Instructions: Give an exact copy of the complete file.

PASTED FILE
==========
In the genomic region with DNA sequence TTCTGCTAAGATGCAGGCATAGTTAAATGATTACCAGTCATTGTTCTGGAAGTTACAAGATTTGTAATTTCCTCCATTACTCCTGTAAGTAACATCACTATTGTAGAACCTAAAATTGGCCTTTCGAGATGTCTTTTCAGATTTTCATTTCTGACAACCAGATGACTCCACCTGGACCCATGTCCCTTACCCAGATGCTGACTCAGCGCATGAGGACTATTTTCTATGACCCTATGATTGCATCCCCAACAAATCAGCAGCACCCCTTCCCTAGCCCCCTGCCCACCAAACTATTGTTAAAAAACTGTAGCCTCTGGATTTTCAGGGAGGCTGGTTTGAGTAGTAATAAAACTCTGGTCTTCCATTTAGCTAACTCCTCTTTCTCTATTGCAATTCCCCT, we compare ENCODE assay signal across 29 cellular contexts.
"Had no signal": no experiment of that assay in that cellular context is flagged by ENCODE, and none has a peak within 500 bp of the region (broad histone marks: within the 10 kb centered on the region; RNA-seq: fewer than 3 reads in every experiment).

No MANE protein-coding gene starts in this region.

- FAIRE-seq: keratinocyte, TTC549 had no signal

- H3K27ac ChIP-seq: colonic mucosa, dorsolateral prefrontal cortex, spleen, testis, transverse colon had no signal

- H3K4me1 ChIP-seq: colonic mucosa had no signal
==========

In the genomic region with DNA sequence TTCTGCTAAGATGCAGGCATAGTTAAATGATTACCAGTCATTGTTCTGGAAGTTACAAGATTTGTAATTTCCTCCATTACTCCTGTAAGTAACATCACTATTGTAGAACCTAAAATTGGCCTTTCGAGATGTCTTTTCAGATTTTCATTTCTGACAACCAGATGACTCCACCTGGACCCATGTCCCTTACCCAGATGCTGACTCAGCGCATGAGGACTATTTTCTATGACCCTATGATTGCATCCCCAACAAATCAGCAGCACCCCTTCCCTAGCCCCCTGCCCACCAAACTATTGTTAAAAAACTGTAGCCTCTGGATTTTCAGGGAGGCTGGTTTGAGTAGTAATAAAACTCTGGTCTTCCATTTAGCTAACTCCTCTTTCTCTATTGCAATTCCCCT, we compare ENCODE assay signal across 29 cellular contexts.
"Had no signal": no experiment of that assay in that cellular context is flagged by ENCODE, and none has a peak within 500 bp of the region (broad histone marks: within the 10 kb centered on the region; RNA-seq: fewer than 3 reads in every experiment).

No MANE protein-coding gene starts in this region.

- FAIRE-seq: keratinocyte, TTC549 had no signal

- H3K27ac ChIP-seq: colonic mucosa, dorsolateral prefrontal cortex, spleen, testis, transverse colon had no signal

- H3K4me1 ChIP-seq: colonic mucosa had no signal